Nine Reasons Why Sports Matter

Michael PeriattCorrespondent IApril 15, 2009

LOS ANGELES - APRIL 15:  Actor Lou Cossett Jr., singer Chaka Khan and others pose for a photo during ceremonies honoring Jackie Robinson before the game between the Los Angeles Dodgers and the Pittsburgh Pirates on April 15, 2008 at Dodger Stadium in Los Angeles, California.   (Photo by Stephen Dunn/Getty Images)

It was right before Spanish class at my high school the other day.  The normal pre-class chatter was filling the room and one of my friends who also wants to be a journalist turned to me and said, “You know, Periatt, I decided I don’t want to write about sports anymore.”           

Baffled, I asked, “Why not?”           

“Because it doesn’t mean anything.  It doesn’t matter in real life.”           

Sports don’t matter?   I felt like someone ran over my foot with a lawnmower.  I must have looked like a guy who saw the doctor who botched his circumcision, because the heretic left it at that...

As class went on, I was fuming.  How could he have said such a thing? Sports matter.


Sure, it doesn’t find cures for diseases or solve world hunger.  It doesn’t argue the biggest issues of our day in D.C. and it doesn’t negotiate peace treaties.

I was thinking all of this and for a second, just one second, I thought he could have been right.

But then the insanity left me and I compiled a list of the top nine (I know, random number) reasons that sports matter


9.  Excitement/passion

Who can deny the excitement sports give the world? Thousands of fans flock to stadiums and arenas while millions join them on TV all waiting in excitement to do anything from scream their lungs out, to criticizing the players’ mom, to painting their chests in sub-zero weather. 

I don’t care what you say.  Anything with body paint is important.


8.  Participation

We all know about the pros, but millions of people play sports all over the world.  Whether it’s a CYO basketball league, or playing soccer in Africa, it provides morale and an escape form the day-to-day drudgery. 

I still say to this day that the most intense basketball game I’ve ever seen (and I’ve seen a lot), was a 30-and-over pickup game at the local YMCA. 

Bones were cracking, fat was bouncing, and balls were clanking off the rim, but those guys were having a blast just participating in some good, hard-nosed basketball.


7. Opportunity

This one doesn’t apply to everyone, but a stud athlete is more coveted than that blanket with sleeves (snuggie I think). 

We all know that school districts in impoverished areas leave little hope to break the cycle of poverty and escape the crime ridden streets. Sometimes the only hope of getting out is that elusive athletic scholarship and getting a higher education.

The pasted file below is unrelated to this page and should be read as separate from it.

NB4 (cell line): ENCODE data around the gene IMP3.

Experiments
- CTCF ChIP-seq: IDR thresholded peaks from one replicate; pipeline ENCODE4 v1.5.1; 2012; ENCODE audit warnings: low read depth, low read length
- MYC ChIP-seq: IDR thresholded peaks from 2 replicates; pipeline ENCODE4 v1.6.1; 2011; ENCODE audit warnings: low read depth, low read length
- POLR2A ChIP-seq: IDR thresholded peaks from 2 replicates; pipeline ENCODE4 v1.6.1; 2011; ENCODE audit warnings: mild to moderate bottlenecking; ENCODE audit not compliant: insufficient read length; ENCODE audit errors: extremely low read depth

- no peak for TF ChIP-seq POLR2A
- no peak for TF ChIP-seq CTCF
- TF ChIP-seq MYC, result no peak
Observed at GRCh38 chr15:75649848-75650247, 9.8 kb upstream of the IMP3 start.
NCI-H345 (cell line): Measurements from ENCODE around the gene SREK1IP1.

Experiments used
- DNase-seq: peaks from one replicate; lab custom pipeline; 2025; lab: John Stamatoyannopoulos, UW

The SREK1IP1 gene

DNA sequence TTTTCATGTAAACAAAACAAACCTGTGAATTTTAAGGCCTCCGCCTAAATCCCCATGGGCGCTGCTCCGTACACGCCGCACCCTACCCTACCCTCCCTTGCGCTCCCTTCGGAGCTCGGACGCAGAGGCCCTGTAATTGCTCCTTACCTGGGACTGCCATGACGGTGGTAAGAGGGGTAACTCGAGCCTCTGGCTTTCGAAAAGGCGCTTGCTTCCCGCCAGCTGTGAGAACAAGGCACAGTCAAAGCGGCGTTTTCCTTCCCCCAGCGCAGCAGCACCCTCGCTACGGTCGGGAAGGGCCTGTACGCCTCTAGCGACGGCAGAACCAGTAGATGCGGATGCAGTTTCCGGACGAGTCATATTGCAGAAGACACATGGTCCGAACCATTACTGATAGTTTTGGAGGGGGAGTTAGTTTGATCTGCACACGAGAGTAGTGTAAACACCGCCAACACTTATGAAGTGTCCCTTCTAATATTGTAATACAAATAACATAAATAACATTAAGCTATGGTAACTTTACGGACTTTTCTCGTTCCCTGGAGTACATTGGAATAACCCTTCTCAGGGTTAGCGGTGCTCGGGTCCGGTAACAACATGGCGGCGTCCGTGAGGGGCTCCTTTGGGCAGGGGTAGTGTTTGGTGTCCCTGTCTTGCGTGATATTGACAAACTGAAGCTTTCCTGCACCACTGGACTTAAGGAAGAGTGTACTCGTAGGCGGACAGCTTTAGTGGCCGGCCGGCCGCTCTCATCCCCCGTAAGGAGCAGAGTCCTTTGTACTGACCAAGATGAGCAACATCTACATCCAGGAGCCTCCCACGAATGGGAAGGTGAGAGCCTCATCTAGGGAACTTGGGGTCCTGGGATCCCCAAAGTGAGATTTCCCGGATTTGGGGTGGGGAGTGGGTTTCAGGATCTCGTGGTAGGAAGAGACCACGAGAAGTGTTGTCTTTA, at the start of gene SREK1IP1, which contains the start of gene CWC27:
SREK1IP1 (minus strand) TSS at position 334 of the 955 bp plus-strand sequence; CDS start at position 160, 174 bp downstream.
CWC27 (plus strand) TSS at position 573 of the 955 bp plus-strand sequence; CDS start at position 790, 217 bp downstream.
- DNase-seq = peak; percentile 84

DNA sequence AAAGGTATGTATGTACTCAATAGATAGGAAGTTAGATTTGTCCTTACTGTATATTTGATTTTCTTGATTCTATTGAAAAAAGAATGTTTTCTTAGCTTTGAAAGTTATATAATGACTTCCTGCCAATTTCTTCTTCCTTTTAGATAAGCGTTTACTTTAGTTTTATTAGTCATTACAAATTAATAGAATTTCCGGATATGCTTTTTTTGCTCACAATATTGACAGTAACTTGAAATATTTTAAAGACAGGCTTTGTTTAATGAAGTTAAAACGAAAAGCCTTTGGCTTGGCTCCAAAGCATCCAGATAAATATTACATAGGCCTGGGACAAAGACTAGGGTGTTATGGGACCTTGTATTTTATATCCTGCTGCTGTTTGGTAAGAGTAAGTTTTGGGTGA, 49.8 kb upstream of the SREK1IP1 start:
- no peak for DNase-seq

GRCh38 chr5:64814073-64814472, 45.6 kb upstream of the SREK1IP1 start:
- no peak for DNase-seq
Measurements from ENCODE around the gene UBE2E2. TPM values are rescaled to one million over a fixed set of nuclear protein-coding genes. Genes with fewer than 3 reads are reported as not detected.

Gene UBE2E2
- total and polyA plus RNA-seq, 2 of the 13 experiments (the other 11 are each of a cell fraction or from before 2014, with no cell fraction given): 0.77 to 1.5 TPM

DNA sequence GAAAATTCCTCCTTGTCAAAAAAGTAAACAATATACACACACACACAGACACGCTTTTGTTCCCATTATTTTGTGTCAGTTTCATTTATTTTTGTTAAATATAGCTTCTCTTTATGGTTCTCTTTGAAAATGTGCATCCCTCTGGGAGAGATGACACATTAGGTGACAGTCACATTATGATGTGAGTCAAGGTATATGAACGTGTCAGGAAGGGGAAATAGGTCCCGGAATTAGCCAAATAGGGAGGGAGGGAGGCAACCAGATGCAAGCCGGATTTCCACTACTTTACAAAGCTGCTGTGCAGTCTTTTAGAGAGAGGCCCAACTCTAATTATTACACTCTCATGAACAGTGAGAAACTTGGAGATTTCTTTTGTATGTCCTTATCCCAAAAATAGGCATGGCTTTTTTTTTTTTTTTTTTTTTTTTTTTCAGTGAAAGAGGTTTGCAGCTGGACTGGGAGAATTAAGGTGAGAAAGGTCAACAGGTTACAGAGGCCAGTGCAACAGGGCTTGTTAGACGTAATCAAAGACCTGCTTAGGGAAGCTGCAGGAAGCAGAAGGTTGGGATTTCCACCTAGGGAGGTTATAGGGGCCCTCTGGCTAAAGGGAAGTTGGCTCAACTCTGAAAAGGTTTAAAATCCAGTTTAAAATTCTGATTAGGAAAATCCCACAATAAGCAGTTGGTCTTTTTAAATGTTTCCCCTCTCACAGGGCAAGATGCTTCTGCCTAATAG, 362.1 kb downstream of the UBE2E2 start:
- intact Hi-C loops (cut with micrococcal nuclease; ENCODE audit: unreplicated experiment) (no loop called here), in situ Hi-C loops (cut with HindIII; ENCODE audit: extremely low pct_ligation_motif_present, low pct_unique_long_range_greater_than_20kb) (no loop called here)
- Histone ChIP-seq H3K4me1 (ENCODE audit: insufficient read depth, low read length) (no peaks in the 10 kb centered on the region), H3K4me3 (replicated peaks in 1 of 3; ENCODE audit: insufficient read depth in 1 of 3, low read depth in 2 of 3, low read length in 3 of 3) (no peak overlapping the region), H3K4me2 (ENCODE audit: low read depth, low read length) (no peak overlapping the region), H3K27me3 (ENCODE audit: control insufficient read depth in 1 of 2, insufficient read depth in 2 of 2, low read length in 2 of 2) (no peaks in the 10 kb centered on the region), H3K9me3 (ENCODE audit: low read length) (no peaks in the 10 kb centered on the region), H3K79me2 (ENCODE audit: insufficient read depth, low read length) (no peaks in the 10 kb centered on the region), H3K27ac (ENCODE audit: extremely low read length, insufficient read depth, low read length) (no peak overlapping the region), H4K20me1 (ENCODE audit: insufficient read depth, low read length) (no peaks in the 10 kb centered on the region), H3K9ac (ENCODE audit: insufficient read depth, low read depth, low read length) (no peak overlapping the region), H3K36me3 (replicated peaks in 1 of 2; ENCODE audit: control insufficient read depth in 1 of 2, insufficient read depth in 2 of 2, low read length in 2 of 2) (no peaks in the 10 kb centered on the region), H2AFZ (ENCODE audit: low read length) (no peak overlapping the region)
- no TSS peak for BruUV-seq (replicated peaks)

6. Unifying Force

This is a bold statement, but I’m going to say it anyway.  Sports are the most powerful unifying force in the world. 

Towns, cities, and even entire nations can put aside their differences for a little bit and unite for a few hours to cheer on their favorite team. That’s power.


5. Tradition

Part of what makes sports great is the tradition.  There’s nothing better than hearing that fight song, or doing that special cheer that makes your team unique.

There’s also something to be said about the family tradition of sports.  Generations cheer for the same team and it brings them closer together.  That’s important.


4.  Sports Illustrated Swimsuit Edition

Yes I said it, but you like it, too.  Who doesn’t wait to read all those seductive and luscious articles in the best issue of the year? 


3. Charities

How many athletes have charities these days?  It’s almost a requirement that any athlete who has moderate success starts his or her own foundation or charity and if not supports another existing charity.  

Yeah, their contracts are more lucrative than Kevin Federline’s child support, but at least a portion of their fortune goes to make the world a better place.  And that matters.


2. The Moment

Everyone has one. Buzzer beaters.  Last second TD’s. Walk-offs. That special sports memory that will stick with you the rest of your life.  It could be personal or something you watched, but every avid sports fan knows what I’m talking about.

No matter what mood you are in, if that clip graces the screen, it brings you back to that moment of elation.  If sports can help cheer you up or give you something good to look back on just for a second, I think that’s important.


1. Civil Rights

Jackie Robinson…Billie Jean King…Arthur Ashe…Texas Western…and the list goes on and on.  Sports have helped open people’s eyes to the abilities of all types of people.

Without sports, civil rights would not be as far along as it is, and if anyone ever says sports doesn’t matter, tell them this and there’s no comeback.